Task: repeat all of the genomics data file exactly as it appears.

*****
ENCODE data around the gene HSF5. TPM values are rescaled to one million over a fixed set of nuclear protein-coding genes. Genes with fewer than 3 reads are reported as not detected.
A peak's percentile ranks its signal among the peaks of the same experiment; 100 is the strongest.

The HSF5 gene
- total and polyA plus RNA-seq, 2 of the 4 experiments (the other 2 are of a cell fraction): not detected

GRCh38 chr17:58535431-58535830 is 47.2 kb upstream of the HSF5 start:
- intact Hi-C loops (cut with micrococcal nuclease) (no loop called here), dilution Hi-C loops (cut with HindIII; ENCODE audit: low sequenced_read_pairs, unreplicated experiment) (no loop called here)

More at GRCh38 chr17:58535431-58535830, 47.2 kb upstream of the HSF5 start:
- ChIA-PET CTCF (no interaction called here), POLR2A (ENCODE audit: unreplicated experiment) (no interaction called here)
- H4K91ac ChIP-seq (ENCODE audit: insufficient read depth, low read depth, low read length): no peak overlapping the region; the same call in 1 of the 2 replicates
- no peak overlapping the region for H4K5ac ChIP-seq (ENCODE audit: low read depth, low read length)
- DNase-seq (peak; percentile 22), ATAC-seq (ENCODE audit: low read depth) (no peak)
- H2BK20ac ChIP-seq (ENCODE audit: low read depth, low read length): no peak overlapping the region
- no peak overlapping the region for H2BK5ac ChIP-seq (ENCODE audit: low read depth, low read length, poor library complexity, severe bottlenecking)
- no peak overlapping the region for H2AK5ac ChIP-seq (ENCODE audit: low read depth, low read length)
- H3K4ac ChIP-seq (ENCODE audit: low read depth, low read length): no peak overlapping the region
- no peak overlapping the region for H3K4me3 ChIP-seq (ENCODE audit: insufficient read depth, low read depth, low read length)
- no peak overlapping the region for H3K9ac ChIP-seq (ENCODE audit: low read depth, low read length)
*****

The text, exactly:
ENCODE data around the gene HSF5. TPM values are rescaled to one million over a fixed set of nuclear protein-coding genes. Genes with fewer than 3 reads are reported as not detected.
A peak's percentile ranks its signal among the peaks of the same experiment; 100 is the strongest.

The HSF5 gene
- total and polyA plus RNA-seq, 2 of the 4 experiments (the other 2 are of a cell fraction): not detected

GRCh38 chr17:58535431-58535830 is 47.2 kb upstream of the HSF5 start:
- intact Hi-C loops (cut with micrococcal nuclease) (no loop called here), dilution Hi-C loops (cut with HindIII; ENCODE audit: low sequenced_read_pairs, unreplicated experiment) (no loop called here)

More at GRCh38 chr17:58535431-58535830, 47.2 kb upstream of the HSF5 start:
- ChIA-PET CTCF (no interaction called here), POLR2A (ENCODE audit: unreplicated experiment) (no interaction called here)
- H4K91ac ChIP-seq (ENCODE audit: insufficient read depth, low read depth, low read length): no peak overlapping the region; the same call in 1 of the 2 replicates
- no peak overlapping the region for H4K5ac ChIP-seq (ENCODE audit: low read depth, low read length)
- DNase-seq (peak; percentile 22), ATAC-seq (ENCODE audit: low read depth) (no peak)
- H2BK20ac ChIP-seq (ENCODE audit: low read depth, low read length): no peak overlapping the region
- no peak overlapping the region for H2BK5ac ChIP-seq (ENCODE audit: low read depth, low read length, poor library complexity, severe bottlenecking)
- no peak overlapping the region for H2AK5ac ChIP-seq (ENCODE audit: low read depth, low read length)
- H3K4ac ChIP-seq (ENCODE audit: low read depth, low read length): no peak overlapping the region
- no peak overlapping the region for H3K4me3 ChIP-seq (ENCODE audit: insufficient read depth, low read depth, low read length)
- no peak overlapping the region for H3K9ac ChIP-seq (ENCODE audit: low read depth, low read length)